Mathematical Biophysics

Understanding living systems

(with Bindi Brook & AirPROM consortium)

We are working on theoretical and experimental models which underpin Bronchial Thermoplasty (BT) treatment (application of electro-generated heat from within airways) for severe asthma. We aim to capture all the scales from cells to the entire lung to understand the impact of the treatment on lung structure and function. The combined modelling approach will allow better targeting of patient groups that could benefit most from the BT procedure, while also suggesting treatment protocol optimisation. Please see more details on AirPROM.

(with Bindi Brook & Oliver Jensen)

The project aims to quantify the uncertainty in the long-term severity of structural changes (remodelling) of an airway wall in asthma due to inflammation-driven smooth muscle mass accumulation. Inflammation is described as a temporal stochastic process, driven by a series of random inflammatory stimuli, which is coupled to a population growth model. In the paper with Brook *et al.* (*PLoS ONE* 2014), we have demonstrated, by means of asymptotic techniques and Monte-Carlo simulations, the strong impact of the inflammation resolution rate both on the expected long-term outcome and on the prediction uncertainty.

**The role of inflammation resolution speed in airway smooth muscle mass accumulation in asthma: insight from a theoretical model**by Igor L. Chernyavsky, Huguette Croisier, Lloyd A. C. Chapman, Laura S. Kimpton, Jonathan E. Hiorns, Bindi S. Brook, Oliver E. Jensen, Charlotte K. Billington, Ian P. Hall, Simon R. Johnson (2014);*PLoS ONE*9(3), pp. e90162. doi url preprint

(with Oliver Jensen, Lopa Leach and Ian Dryden)

The paper with Jensen and Leach (*Placenta* 2010) aimed to bridge the gap between solute uptake kinetics and haemodynamics in the human placenta, employing the theory of porous media. Our results indicated the existence of an optimal density for fetal villous tissue and explained the critical role of the calibre of maternal decidual vessels.

In the paper with Leach, Dryden and Jensen (*Phil. Trans. Royal Soc. A* 2011) we have addressed the effective macroscopic description of solute transport across multiple scales in regular and irregular geometries (e.g. arrays of point sinks), exploring possible transport regimes and the accuracy of an averaged description of the underlying stochastic microstructure. The invited follow-up paper with Dryden and Jensen (*IMA J. Appl. Math.* 2012) has shown a surprisingly strong dependence of the solute fluctuations on the global boundary conditions in some but not all parameter regimes. A novel analytical technique, verified by Monte-Carlo simulations, has been used to relate the corrector to an averaged description (homogenization residue) and the Brownian motion and to characterise its covariance function. These results open several interesting avenues of research that warrant further study.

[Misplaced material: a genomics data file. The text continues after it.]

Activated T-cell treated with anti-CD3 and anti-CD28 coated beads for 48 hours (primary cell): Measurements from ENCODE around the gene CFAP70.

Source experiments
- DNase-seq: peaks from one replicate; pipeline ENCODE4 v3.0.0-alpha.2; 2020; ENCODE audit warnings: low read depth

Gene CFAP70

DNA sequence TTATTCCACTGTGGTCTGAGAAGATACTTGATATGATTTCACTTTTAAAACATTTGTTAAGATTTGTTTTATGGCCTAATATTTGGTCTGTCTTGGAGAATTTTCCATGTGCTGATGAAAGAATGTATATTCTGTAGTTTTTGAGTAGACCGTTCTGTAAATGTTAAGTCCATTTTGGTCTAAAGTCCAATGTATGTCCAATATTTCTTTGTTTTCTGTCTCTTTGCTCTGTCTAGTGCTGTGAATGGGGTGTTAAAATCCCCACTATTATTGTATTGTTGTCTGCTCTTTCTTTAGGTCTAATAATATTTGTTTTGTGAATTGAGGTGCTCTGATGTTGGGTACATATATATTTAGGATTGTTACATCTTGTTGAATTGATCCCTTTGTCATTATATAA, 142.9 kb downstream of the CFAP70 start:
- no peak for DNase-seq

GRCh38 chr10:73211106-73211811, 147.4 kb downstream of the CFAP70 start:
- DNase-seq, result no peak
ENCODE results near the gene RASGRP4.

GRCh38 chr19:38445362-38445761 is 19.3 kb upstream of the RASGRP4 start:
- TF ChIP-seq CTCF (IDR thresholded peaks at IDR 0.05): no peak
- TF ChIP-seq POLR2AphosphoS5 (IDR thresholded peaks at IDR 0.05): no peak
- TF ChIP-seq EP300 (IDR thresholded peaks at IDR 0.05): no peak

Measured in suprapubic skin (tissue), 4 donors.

(with Anja Geitman, Anwesha Fernandes, Oliver Larkin and Richard Hill)

We have been studying the coupling of active and passive transport of microscopic vesicles critical for the cell growth, using the rapidly growing (up to 1 cm/h) pollen tube as a model system. In the study with Geitmann et al. (*Nottingham* 2010), we have shown the impact of the cell geometry and the rate of active transport by cytoskeletal network on the distribution of the vesicles. This problem has been further pursued theoretically and experimentally in Cambridge at the Ray Goldstein's biophysical lab (*Cambridge* 2012), and the work to understand the response of a growing cell to external fields and mechanical stresses continues, in collaboration with the strong magnetic field group of Laurence Eaves in Nottingham.

**Intracellular dynamics of secretory vesicles in the tip of growing pollen tubes**by L. R. Band, I. L. Chernyavsky, R. J. Dyson, F. Z. Nouri, B. Piette, A. Geitmann (2010);*Nottingham*. url

(with Nikolai Kudryashov)

The purpose of the paper with Kudryashov (*Fluid Dyn.* 2008) was to offer a new theoretical model that couples dynamically the fluid shear stress and muscle tone regulation in blood vessels via a biochemical feedback. The model describes how an artery adapts to changing flow conditions and predicts different oscillatory regimes. In particular, the vascular wall damping factor is shown to be a bifurcation factor. Our model explained the main features of relevant experiments, and we obtained an estimate for the oscillation frequency that captures both mechanical and biochemical vascular wall properties.

(with Nikolai Kudryashov and Dmitri Sinelshchikov)

In the paper with Kudryashov (*Fluid Dyn.* 2006), we obtained a set of effective evolution equations for small-but-finite-amplitude nonlinear waves in a viscoelastic tube that account for various structural components of a blood vessel. Wall viscosity was shown to be important for damping the high-frequency oscillations. In addition, we suggested a classification of different vascular mechanical parameters with respect to dominating spatio-temporal scales.